“Most of our calves sell private treaty to repeat customers in Nebraska and Iowa. We fed cattle a couple of years, but it works better to sell them right off the cows,” he added.
As weights have come up, so have cattle prices. “We appreciate the higher markets, but our inputs have gone up sharply, too. What worries me is that Sally Housewife isn’t going to pay $4.95 cents pound for ground beef, and $10 for steak. She’s going to pull the plug sometime. The overseas demand is what keeps the price up, and I hope that can continue,” Johnson evaluated.
Over the counter beef price increases have even had an impact on Johnson from another angle. “I’ve been smoking a lot of brisket and other beef cuts for family gatherings and even public events for a number of years. When brisket that used to be 69 cents, is now $10, that even makes me take a step back, too. I can smoke a $3.98 chuck roast and get along fine,” contended Johnson, admitting the industry merchandizing of lower quality cuts at higher prices has been a boost to the markets.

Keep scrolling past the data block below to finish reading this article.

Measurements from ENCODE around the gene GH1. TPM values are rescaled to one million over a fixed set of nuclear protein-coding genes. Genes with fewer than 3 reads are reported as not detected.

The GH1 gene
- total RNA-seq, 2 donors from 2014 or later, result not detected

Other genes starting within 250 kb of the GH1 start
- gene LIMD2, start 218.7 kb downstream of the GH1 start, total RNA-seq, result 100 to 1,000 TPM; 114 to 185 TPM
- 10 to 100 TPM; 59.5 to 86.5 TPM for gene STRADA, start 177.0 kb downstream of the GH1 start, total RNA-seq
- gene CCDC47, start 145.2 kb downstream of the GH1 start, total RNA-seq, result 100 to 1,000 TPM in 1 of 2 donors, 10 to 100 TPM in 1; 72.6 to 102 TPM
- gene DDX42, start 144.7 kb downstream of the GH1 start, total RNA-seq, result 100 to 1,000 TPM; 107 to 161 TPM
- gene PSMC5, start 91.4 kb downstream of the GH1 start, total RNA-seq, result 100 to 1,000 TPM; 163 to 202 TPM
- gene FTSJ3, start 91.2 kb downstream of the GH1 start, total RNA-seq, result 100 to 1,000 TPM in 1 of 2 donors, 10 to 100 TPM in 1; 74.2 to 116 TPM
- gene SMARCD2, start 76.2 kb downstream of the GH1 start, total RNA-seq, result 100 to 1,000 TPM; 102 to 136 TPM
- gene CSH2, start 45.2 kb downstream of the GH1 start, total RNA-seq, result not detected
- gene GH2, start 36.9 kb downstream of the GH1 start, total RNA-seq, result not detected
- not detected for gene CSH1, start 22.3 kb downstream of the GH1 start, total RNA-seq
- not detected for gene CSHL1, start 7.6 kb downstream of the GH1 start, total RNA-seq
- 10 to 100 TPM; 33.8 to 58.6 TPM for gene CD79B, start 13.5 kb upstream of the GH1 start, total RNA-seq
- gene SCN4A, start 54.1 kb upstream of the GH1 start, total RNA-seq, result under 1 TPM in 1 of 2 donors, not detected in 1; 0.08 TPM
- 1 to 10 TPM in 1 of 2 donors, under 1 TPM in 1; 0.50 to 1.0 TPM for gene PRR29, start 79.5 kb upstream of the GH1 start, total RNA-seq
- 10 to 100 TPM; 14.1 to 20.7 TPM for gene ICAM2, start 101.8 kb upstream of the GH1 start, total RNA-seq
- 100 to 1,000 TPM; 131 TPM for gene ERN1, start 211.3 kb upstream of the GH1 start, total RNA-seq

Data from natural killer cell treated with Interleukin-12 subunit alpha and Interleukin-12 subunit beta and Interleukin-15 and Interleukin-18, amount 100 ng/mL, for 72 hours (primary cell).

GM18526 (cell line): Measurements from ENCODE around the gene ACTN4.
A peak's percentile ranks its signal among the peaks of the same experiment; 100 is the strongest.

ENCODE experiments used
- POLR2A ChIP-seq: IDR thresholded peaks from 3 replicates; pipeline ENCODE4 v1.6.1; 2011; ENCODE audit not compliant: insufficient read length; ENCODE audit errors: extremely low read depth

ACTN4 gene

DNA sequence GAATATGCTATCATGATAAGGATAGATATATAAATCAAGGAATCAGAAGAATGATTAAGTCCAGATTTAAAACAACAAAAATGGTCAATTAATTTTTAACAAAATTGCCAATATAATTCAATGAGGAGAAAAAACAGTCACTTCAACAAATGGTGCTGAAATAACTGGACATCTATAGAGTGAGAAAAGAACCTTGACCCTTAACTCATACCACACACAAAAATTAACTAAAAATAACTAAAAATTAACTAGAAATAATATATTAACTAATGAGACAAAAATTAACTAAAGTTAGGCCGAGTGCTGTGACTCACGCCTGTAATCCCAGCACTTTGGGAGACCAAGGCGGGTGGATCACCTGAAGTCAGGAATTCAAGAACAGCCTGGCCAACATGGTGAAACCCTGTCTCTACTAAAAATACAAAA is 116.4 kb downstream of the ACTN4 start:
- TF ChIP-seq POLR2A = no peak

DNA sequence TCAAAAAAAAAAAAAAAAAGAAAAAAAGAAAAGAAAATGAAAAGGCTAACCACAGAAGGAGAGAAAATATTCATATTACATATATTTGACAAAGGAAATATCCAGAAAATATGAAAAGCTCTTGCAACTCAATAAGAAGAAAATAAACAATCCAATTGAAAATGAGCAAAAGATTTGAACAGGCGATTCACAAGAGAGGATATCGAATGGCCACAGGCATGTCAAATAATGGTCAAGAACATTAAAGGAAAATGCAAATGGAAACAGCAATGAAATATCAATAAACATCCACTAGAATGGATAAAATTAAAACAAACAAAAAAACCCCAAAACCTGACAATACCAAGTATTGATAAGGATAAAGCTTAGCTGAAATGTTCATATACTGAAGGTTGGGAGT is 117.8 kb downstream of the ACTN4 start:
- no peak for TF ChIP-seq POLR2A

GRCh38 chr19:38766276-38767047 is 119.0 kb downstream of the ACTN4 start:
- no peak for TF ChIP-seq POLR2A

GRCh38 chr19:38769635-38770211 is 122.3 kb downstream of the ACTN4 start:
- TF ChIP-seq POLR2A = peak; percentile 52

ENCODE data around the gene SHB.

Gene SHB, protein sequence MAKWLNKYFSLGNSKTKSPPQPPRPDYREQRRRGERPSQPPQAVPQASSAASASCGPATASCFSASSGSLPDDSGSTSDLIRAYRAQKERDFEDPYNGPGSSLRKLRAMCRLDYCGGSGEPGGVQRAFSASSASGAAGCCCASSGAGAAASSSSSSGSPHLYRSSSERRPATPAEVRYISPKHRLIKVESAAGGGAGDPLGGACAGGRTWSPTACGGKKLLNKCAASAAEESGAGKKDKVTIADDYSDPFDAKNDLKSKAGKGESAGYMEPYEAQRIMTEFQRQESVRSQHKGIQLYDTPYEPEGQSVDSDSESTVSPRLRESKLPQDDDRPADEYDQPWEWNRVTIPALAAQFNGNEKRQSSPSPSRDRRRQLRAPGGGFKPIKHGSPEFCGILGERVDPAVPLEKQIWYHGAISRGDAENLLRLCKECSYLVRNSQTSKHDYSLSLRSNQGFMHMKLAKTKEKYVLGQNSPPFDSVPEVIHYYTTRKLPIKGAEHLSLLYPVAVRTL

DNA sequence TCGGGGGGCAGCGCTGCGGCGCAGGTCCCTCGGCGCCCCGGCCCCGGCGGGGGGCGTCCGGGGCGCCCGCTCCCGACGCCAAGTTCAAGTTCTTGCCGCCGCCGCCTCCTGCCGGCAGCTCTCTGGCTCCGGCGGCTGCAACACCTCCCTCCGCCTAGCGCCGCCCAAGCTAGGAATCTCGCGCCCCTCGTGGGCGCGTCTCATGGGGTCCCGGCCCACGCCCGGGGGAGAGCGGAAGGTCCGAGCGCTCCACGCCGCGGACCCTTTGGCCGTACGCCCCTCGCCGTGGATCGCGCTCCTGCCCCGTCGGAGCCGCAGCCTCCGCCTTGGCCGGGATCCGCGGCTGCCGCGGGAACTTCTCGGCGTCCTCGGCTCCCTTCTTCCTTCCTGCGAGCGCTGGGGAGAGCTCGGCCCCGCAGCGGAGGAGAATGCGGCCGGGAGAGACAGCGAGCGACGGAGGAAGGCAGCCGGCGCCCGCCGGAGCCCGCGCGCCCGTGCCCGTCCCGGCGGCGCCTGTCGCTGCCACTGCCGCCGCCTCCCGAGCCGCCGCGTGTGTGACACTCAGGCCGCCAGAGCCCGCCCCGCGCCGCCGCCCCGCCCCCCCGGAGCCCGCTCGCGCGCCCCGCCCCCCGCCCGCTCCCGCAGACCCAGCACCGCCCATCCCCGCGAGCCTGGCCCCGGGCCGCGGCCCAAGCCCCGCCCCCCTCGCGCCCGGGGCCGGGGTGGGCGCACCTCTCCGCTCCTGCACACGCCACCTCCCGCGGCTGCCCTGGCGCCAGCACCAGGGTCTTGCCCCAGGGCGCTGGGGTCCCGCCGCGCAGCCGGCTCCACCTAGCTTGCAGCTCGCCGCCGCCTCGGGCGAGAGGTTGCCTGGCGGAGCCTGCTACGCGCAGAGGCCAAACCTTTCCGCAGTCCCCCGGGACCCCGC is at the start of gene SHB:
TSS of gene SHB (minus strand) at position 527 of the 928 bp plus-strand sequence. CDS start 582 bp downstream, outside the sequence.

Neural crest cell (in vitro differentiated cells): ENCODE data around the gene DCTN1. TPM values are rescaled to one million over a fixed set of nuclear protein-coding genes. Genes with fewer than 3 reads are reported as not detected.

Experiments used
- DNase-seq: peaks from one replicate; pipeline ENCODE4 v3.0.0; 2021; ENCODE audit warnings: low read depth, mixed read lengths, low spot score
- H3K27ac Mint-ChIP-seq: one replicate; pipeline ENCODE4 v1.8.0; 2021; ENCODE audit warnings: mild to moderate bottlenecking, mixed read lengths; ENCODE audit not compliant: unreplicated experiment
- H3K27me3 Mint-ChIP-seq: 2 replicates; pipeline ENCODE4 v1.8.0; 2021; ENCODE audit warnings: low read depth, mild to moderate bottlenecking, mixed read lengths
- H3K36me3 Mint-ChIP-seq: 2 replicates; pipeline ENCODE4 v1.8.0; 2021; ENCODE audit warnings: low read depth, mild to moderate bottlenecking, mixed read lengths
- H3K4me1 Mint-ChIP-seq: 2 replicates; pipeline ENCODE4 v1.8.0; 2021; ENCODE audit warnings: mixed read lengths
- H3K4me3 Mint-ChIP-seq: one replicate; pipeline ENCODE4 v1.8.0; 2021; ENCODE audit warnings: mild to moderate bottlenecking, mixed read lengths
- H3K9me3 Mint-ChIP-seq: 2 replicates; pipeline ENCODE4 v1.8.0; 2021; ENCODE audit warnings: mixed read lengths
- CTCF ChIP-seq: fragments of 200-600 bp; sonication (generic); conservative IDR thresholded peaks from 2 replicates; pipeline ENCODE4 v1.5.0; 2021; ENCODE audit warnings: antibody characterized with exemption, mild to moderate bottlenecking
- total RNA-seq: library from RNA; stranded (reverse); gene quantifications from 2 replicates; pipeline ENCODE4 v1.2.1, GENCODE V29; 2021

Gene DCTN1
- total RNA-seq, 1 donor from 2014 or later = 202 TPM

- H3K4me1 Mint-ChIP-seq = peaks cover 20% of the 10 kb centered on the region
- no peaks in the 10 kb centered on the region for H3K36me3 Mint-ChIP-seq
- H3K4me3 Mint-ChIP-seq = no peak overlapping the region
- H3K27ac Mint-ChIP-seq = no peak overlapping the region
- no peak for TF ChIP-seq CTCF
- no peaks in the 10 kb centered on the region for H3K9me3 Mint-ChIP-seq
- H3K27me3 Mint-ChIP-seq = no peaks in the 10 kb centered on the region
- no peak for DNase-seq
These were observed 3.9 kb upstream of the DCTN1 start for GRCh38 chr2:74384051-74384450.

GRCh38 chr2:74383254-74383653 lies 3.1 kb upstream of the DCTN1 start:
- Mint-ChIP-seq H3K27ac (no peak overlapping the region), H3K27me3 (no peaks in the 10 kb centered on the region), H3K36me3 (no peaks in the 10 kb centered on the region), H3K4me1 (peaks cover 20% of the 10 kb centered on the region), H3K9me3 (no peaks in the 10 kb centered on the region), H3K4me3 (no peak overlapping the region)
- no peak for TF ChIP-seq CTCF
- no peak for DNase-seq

Horses have always been key to Mashed O operations, but there’s been changes in philosophy there too from some aspects. “I’ve had several good horses over the years, and I’ve raised a number of colts that have made ranch horses. I have three horses now, and in the spring we still rope and drag all our calves to the branding iron fire,” said Johnson.
“But, often now when a calf or a cow needs doctoring, we’ll use the vaccination gun. That’s probably not the real cowboy way, and I looked at it differently 20-30 years ago, but it’s a lot easier now than roping and tying them down. Easier on me and the cattle, too, really,” said Johnson, who has done some jackpot roping and been on successful ranch rodeo teams.
“I never was into competition that much, but I used to really liked to rope in the pasture. I used to check everything on horseback,” added Johnson, who now even has a four-wheeler for occasional cattle pasture counts.
Land values have skyrocketed as well during Johnson’s tenure. “There is going to be some adjustment in all of these high prices at some point, and I just hope too many people aren’t hurt when it happens,” he inserted.